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Summary: Honor or "give weight to" parents. Children should a) obey, b) respect, and c) surpass, their parents. Positive and practical for all ages.

MAKING THE MOST OF YOUR FAMILY—Deuteronomy 5:16

Read Deuteronomy 5:16. (Preacher: a few extra words in Deuteronomy, rather than Exodus, lend clarity to the commandment.)

The Apostle Paul points out that this commandment is the first commandment with a promise attached, and study after study confirms the truth of God’s word in this area. Parents have a significant impact on educational success, as well as obesity. They are a source of respect for authority, and they provide a secure environment for resisting drugs, gangs, and teen pregnancy. Parents pass on moral values, which support safe communities, good government, and even a healthy economy. They teach practical values, such as hard work, delayed gratification, and money management. They teach relationship skills that help children become healthy adults, such as choosing a mate, handling conflict, raising children, and empathy for others. And of course, Christian parents are key to passing on faith to children.

That raises some anxiety. Families according to God’s perfect plan are rare. Statistics in America show that only 67% of children under 18 live with both biological parents. About half of the children in America will face divorce or separation.

In this kind of environment, liberals and conservatives agree on what is sometimes an “ecological approach” to family stability: a healthy environment involves the nuclear family, extended family or mentors, church, school, and community. This too fits into God’s plan! By God’s grace, the church becomes the family for some. Psalm 68:5-6 says, “A father to the fatherless, a defender of widows, is God in his holy dwelling. God sets the lonely in families, he leads forth the prisoners with singing; but the rebellious live in a sun-scorched land.”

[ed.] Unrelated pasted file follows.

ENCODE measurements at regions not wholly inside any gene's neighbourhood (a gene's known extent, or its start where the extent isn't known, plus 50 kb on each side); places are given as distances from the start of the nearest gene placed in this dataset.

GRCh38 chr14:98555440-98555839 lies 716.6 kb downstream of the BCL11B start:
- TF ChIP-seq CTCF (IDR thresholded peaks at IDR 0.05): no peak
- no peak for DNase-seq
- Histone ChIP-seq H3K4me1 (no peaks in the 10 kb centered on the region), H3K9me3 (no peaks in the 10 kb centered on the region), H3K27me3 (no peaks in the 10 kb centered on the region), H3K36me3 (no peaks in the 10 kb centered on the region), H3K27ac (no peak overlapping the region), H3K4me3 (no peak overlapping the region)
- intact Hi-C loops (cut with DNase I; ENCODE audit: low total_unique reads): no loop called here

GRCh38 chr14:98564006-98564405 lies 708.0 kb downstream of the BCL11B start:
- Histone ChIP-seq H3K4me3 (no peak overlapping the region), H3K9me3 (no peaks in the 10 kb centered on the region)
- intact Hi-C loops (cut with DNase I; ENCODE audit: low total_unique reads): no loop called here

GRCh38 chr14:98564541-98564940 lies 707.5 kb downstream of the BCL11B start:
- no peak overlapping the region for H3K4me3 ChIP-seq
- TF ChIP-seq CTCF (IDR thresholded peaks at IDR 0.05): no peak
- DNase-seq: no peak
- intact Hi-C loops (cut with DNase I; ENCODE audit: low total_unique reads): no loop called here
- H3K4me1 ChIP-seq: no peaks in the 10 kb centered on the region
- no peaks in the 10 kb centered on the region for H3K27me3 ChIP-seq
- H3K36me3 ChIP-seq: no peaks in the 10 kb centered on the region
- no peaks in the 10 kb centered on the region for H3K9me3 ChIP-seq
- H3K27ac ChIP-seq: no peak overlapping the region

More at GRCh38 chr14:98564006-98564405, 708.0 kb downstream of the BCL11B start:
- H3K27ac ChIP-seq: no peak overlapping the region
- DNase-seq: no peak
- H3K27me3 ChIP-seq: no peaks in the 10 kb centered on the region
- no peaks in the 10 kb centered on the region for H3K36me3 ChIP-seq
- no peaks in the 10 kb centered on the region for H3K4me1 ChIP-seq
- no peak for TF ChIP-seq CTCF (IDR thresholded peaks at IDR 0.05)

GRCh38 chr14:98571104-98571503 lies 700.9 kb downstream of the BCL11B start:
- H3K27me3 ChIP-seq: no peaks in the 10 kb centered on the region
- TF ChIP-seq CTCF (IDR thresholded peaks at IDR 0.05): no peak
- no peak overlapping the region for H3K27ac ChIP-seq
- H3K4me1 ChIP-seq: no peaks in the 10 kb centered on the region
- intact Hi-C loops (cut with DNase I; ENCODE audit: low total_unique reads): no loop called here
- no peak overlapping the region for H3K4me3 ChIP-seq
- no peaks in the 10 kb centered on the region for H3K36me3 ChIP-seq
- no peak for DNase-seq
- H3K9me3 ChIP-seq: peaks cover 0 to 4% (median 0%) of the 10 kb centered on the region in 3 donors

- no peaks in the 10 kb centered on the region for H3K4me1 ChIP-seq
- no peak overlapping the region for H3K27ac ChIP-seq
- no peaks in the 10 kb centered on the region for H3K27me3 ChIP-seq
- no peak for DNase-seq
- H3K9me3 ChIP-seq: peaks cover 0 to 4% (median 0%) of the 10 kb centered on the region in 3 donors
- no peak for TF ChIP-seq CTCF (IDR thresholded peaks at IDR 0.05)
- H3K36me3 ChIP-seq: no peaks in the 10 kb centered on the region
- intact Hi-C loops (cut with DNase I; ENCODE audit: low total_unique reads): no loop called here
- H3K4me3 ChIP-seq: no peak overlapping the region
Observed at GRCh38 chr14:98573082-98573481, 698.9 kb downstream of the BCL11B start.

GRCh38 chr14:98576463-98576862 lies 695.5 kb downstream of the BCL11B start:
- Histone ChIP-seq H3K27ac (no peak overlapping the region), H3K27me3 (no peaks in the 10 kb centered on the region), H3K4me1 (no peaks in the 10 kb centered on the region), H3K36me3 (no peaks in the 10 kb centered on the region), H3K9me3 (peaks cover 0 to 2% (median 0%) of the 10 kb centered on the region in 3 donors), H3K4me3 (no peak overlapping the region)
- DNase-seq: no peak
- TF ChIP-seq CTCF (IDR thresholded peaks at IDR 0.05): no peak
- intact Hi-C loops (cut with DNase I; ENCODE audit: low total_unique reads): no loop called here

Most of us did not grow up in perfect families (Duh!) Most of us did not establish perfect families. If children are not perfect (Duh!), is it all the fault of the parents? No—but we want our families to be as healthy and helpful as they can be.

HOW DO WE MAKE THE MOST OF FAMILY RELATIONSHIPS?

The essential thing for families is, “Honor your father and mother.” The word in Hebrew means “give weight to.” Children and adults must “give weight to” their parents.

• Children must OBEY their parents

The Apostle Paul makes the obvious connection between honor and obedience: Ephesians. 6:1 says, “Children, obey your parents in the Lord, for this is right. ‘Honor your father and mother’--which is the first commandment with a promise.”

There are practical reasons for obedience. Children who obey may be protected from harm, when they obey their parents, looking both ways before crossing the street, or not staying out all night. They will be trained in healthy and godly habits, such as brushing their teeth, doing chores, and going to church.

There is a deeper reason as well: We learn as children to submit to all kinds of God-given authority, at school or work, obeying the law, and ultimately, obeying God. Hebrews 12:9 says, “We have all had human fathers who disciplined us and we respected them for it. How much more should we submit to the Father of our spirits and live!”

God’s plan is for obedient children, and it depends on responsible parents. Studies of parenting styles have shown that the best parents are neither autocratic nor permissive. They exercise warm, firm authority.

A confident parent is willing to talk things over, but is not afraid to answer question of “Why?” with, “Because I’m the parent.” A parent obedient to God exercises discipline, not from anger or frustration or fear of losing control, but because that is their God-given responsibility.

Wise children obey their parents. Even teenagers! In fact, here is some advice for a wise teenager: If you think your parents are being unreasonable, the first words out of your mouth should be, “Yes, I will do that, if you really want me to do it. But can we talk about it? Try it; it might work for you.

There is an exception to obedience, of course. Obedience to God comes before obedience to parents. If parents are advocating sexual abuse, lying or stealing, cruelty or covering up sin, children should not go along with that. Obey God first.

When parents and children work together, according to God’s plan, he promises, “It will go well with you.”

Now, at some time in the late teens, obedience seems like the wrong word. It is not just an age thing, like when the child turns 13 or 18. It is more of a responsibility thing, like when they move out on their own, and support themselves. (That tends to be later these days!)

Young people in their 20’s can benefit from guidance and direction, and even limits. Scientific studies indicate that judgment is still forming in the brain in the late 20’s! (If you are 25 you probably don’t believe it; if you are 50, you wonder how you survived youthful decisions.)

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